Muse, model and lifelong love to Dante Gabriel Rossetti, the sole sister in the pre-Raphaelite brotherhood's tragic tale is one worthy of remembrance
A thick rope of claret red hair, milky white skin and piercing blue-green eyes; Elizabeth Siddal’s recognisable features have become a trademark of the pre-Raphaelite era, in which the classical stylings of artists Raphael and Michelangelo were once again brought to the forefront of contemporary thinking. Above and beyond her physical appearance, however, Siddal’s legacy lives on thorugh her artwork, poetry, and the tragic but powerful story of her life.
Though she came to be remembered for her beauty, Siddal was initially spotted by artist Water Howell Devreell on account of her indiscriminate appearance, as artist’s models often are. “She’s like a queen, magnificently tall, with a lovely figure, a stately neck, and a face of the most delicate and finished modelling,” Howell Deverell wrote after discovering her. “The flow of surface from the temples over the cheek is exactly like the carving of a Phidean goddess.” Indeed, she was especially astounding to artists for her resemblance to the classical goddesses who appeared in the works they so revered – her alabaster skin, vermilion red hair and long neck setting her apart from her contemporaries. By her brother-in-law William Michael Rossetti’s account, her self-regard equalled her appearance. “A most beautiful creature with an air between dignity and sweetness with something that exceeded modest self-respect and partook of disdainful reserve,” he added. “Tall, finely formed with a lofty neck and regular yet somewhat uncommon features, greenish-blue unsparkling eyes, large perfect eyelids, brilliant complexion and a lavish heavy wealth of coppery golden hair."
But Siddal’s gifts extended beyond her appearance; she was a talented poet and artist in her own right, creating an archive of work which continues to be shown today. She pursued her creative ambitions in spite of the societal restrictions on the women of her time, and perhaps most markedly, it is partly due to her influence that the name initially attributed to the era – the pre-Raphaelite ‘brotherhood’ – was dismissed in favour of a more inclusive title.
Tragically, Siddal’s own life seemed to follow the same trajectory as one of the characters in a classical tragedy she so readily played. She was plagued with bad health throughout her life, taking trips to France and Italy in an attempt to cure it – one particularly famous bout striking her after sitting for John Everett Millais’ now famous painting Ophelia. In the winter of 1852 the artist began working on the epic work, with Siddal posing in a bath full of water as his tragic subject – but the hours in the cold gave her pneumonia so extreme that she almost died.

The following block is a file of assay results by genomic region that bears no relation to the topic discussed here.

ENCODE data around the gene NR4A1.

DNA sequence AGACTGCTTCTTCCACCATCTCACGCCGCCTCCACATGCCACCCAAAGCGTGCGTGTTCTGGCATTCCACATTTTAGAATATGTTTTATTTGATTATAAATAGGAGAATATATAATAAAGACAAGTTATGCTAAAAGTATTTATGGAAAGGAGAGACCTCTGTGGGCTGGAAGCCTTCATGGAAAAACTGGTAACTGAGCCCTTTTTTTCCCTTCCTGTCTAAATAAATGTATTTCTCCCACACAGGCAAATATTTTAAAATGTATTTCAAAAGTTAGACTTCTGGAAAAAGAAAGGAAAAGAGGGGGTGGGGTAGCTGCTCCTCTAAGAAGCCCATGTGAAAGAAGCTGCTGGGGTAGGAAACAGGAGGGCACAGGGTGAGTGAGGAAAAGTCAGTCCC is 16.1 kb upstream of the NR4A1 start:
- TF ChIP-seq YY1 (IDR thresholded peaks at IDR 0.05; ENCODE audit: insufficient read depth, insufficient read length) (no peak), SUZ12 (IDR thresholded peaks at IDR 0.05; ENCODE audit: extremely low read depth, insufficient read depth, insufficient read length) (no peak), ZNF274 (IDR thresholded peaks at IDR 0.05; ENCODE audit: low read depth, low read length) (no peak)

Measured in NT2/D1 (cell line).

Her enduring love, particularly that for artist Dante Gabriel Rossetti, was similarly troublesome. She met the artist not long after her discovery by Deverell in 1849 and soon fell deeply in love with him, but their difference in class – Siddal being born into a working class family and Rossetti an upper class one – prevented them from marrying immediately. Nonetheless, within two years he had dismissed all other models in preference for her, and she, expressing her interesting making her own artwork, began to study with him. They became engaged several times, but Rossetti broke it off repeatedly – and perhaps as a result her poor health was accompanied by stretches of severe depression, which she self-medicated with laudanum. “I sit in thy shadow but not alone,” she once wrote, in a haunting but affectionate allusion to the artist – and likewise, her goddess-like image to her lover became a heavy burden on Siddal herself.
By the time Siddal and Rossetti finally married, in 1860, she was so frail that she had to be carried to the church. She miscarried her first child one year later and, heartbroken and defeated, took a deadly overdose of laudanum not long afterwards. Even in death, however, Siddal’s legacy continued. So destroyed was Rossetti by his grief for the flame-haired beauty that he buried his only manuscript of a series of poems he had written about her in her coffin. Seven years later, plagued by the belief that the manuscript was the best work of his life, and lost forever, he had the coffin exhumed to retrieve the poems. As the legend goes, he found Siddal as beautiful then as she had been alive – rumours that her hair had continued to grow, and by now filled the coffin, delight fans of her story.
She’s AnOther Woman Because...
If Siddal was first propelled to fame through her aesthetic appeal to the pre-Raphaelites, then her legacy is preserved by her merit. Over the course of her short life she created a collection of artwork which continues to be shown today, most recently in exhibition Pre-Raphaelites on Paper: Victorian Drawings from the Lanigan Collection, currently on display at London’s Leighton House, while her likeness continues to gaze out longingly from such masterpieces as Millais’ Ophelia, and Rossetti’s musings on Botticelli’s Venus.